Cluster OS Rolling Upgrade is a new feature in Windows Server 2016 that enables an administrator to upgrade the operating system of the cluster nodes from Windows Server 2012 R2 to Windows Server 2016 without stopping the Hyper-V or the Scale-Out File Server workloads. This feature allows you to avoid downtime which could impact Service Level Agreements. This new feature is discussed in more detail at Cluster operating system rolling upgrade.

License Conversion

In some operating system releases, you can convert a particular edition of the release to another edition of the same release in a single step with a simple command and the appropriate license key. This is called license conversion. For example, if your server is running Windows Server 2016 Standard, you can convert it to Windows Server 2016 Datacenter. In some releases of Windows Server, you can also freely convert among OEM, volume-licensed, and retail versions with the same command and the appropriate key.

Upgrade

If you want to keep the same hardware and all the server roles you have set up without flattening the server, upgrading is an option—and there are lots of ways to do it. In the classic upgrade, you go from an older operating system to a newer one, keeping your settings, server roles, and data intact. For example, if your server is running Windows Server 2012 R2, you can upgrade it to Windows Server 2016. However, not every older operating system has a pathway to every newer one.
Note
Upgrade works best in virtual machines where specific OEM hardware drivers are not needed for a successful upgrade.
You can upgrade from an evaluation version of the operating system to a retail version, from an older retail version to a newer version, or, in some cases, from a volume-licensed edition of the operating system to an ordinary retail edition.
Before you get started with an upgrade, have a look at the tables on this page to see how to get from where you are to where you want to be.
For information about the differences between the installation options available for Windows Server 2016 Technical Preview, including the features that are installed with each option and the management options available after installation, see Windows Server 2016.
Note
Whenever you migrate or upgrade to any version of Windows Server, you should review and understand the support lifecycle policy and timeframe for that version and plan accordingly. You can search for the lifecycle information for the particular Windows Server release that you are interested in.

Upgrading to Windows Server 2016

For details, including important caveats and limitations on upgrade, license conversion between editions of Windows Server 2016, and conversion of evaluation editions to retail, see Supported Upgrade Paths for Windows Server 2016.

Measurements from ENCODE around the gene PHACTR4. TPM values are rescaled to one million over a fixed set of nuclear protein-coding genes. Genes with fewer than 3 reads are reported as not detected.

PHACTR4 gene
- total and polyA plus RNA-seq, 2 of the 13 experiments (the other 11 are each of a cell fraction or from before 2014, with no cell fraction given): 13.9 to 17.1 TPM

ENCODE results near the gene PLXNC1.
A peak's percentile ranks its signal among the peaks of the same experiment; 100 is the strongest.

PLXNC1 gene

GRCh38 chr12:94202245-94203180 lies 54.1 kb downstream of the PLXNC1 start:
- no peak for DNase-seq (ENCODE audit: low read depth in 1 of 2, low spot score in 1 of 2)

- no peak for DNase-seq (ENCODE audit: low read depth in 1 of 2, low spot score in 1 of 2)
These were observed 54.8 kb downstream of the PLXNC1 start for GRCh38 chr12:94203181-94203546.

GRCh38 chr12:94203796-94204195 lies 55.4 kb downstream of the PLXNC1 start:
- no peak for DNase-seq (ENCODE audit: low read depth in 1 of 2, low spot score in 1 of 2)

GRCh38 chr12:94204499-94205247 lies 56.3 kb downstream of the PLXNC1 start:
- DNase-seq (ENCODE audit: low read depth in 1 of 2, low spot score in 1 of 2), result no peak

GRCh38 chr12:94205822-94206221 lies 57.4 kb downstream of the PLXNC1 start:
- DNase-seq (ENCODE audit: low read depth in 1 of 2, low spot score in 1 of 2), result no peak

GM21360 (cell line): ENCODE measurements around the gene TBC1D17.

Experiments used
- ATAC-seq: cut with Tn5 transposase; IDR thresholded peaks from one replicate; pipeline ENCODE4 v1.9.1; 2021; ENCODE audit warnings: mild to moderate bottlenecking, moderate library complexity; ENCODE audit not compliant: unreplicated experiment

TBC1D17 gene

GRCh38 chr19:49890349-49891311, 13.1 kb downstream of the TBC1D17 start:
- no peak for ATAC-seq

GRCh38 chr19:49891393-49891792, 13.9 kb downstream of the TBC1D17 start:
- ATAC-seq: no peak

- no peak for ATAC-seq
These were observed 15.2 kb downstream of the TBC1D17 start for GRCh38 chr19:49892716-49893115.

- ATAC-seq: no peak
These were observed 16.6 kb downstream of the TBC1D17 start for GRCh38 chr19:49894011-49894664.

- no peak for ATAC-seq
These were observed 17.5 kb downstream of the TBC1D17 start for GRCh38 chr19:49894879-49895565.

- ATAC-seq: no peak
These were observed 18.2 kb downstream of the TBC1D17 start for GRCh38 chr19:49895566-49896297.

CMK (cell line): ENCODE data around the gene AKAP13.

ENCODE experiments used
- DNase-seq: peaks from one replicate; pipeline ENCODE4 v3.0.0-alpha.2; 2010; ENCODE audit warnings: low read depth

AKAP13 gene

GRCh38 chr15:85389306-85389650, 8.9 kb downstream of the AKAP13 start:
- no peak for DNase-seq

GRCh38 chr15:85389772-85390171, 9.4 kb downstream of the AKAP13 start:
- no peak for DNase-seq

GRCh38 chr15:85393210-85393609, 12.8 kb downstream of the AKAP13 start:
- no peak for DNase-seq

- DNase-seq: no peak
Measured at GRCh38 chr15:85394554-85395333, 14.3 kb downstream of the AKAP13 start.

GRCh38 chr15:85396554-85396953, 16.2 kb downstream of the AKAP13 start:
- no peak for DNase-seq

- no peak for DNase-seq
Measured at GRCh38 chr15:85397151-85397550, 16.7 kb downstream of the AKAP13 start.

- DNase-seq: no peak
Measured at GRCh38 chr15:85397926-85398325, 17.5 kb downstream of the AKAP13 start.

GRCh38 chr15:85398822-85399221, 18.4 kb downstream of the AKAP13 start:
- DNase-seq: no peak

Note
Note: Upgrades that switch from a Server Core installation to a Server with a Desktop installation (or vice versa) are not supported. If the older operating system you are upgrading or converting is a Server Core installation, the result will still be a Server Core installation of the newer operating system.
Quick reference table of supported upgrade paths from older Windows Server retail editions to Windows Server 2016 retail editions:
If you are running these versions and editions: You can upgrade to these versions and editions:
Windows Server 2012 Standard Windows Server 2016 Standard or Datacenter
Windows Server 2012 Datacenter Windows Server 2016 Datacenter
Windows Server 2012 R2 Standard Windows Server 2016 Standard or Datacenter
Windows Server 2012 R2 Datacenter Windows Server 2016 Datacenter
Hyper-V Server 2012 R2 Hyper-V Server 2016 (using Cluster OS Rolling Upgrade feature)
Windows Server 2012 R2 Essentials Windows Server 2016 Essentials
Windows Storage Server 2012 Standard Windows Storage Server 2016 Standard
Windows Storage Server 2012 Workgroup Windows Storage Server 2016 Workgroup
Windows Storage Server 2012 R2 Standard Windows Storage Server 2016 Standard
Windows Storage Server 2012 R2 Workgroup Windows Storage Server 2016 Workgroup

License conversion

You can convert Windows Server 2016 Standard (retail) to Windows Server 2016 Datacenter (retail).
You can convert Windows Server 2016 Essentials (retail) to Windows Server 2016 Standard (retail).
You can convert the evaluation version of Windows Server 2016 Standard to either Windows Server 2016 Standard (retail) or Datacenter (retail).
You can convert the evaluation version of Windows Server 2016 Datacenter to Windows Server 2016 Datacenter (retail).

Upgrading to Windows Server 2012 R2